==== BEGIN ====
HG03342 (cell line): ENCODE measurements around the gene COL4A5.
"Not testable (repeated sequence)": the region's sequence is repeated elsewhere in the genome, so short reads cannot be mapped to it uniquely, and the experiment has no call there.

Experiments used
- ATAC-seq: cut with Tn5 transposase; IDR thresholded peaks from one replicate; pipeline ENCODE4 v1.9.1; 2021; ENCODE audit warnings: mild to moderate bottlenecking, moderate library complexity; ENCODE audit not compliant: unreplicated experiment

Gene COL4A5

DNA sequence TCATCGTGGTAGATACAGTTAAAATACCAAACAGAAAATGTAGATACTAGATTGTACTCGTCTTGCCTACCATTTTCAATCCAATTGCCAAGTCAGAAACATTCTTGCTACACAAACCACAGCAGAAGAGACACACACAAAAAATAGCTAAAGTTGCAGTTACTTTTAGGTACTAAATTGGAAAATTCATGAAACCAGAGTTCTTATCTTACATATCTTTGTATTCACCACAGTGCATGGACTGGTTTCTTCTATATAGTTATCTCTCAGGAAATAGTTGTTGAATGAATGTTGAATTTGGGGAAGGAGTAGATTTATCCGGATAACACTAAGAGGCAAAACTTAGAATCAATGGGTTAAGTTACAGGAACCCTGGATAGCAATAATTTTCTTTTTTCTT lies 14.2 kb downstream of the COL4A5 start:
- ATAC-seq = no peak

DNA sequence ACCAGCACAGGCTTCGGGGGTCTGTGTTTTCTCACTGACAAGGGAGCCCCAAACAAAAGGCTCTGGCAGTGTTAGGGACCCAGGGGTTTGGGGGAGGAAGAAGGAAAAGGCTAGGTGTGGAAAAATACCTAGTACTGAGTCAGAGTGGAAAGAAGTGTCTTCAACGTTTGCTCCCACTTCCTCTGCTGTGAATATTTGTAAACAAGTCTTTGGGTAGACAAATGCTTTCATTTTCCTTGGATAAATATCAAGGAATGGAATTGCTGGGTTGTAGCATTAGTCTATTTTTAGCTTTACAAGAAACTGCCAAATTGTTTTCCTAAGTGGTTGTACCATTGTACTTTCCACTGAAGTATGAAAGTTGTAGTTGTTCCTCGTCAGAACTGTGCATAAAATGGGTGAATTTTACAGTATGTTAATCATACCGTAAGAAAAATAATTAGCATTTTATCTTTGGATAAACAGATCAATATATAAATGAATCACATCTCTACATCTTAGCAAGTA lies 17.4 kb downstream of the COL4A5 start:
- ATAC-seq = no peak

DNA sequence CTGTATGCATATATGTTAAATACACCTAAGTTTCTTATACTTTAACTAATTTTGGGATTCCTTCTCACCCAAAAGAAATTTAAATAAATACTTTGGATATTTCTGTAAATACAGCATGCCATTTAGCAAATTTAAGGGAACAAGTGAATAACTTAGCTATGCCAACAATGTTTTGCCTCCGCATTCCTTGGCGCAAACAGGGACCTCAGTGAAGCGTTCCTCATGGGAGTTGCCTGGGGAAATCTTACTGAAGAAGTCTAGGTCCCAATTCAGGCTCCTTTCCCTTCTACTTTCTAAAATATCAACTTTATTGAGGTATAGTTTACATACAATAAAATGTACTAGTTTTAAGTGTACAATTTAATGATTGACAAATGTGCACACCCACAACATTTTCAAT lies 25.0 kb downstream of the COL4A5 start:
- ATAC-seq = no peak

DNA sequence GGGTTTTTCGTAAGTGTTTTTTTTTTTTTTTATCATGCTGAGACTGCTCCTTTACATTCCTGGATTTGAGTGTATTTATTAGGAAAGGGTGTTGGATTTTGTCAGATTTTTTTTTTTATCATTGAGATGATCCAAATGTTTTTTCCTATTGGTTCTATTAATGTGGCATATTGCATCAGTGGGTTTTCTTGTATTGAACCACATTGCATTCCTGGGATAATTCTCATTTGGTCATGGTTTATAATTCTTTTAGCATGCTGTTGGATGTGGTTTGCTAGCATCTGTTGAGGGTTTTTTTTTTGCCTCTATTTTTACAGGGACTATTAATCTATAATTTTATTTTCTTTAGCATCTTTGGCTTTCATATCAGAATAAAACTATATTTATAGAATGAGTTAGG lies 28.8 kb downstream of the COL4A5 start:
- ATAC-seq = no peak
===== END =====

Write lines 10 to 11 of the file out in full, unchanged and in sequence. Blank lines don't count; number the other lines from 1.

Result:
DNA sequence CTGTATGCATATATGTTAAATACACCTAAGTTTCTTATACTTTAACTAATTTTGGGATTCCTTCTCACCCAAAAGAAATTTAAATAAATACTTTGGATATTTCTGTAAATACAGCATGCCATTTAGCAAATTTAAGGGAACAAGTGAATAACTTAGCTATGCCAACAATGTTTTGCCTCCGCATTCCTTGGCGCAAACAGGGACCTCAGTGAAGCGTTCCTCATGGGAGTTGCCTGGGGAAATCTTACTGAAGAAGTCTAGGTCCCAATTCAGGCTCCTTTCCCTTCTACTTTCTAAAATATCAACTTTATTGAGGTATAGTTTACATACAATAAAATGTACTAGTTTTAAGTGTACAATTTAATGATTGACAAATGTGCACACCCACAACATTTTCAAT lies 25.0 kb downstream of the COL4A5 start:
- ATAC-seq = no peak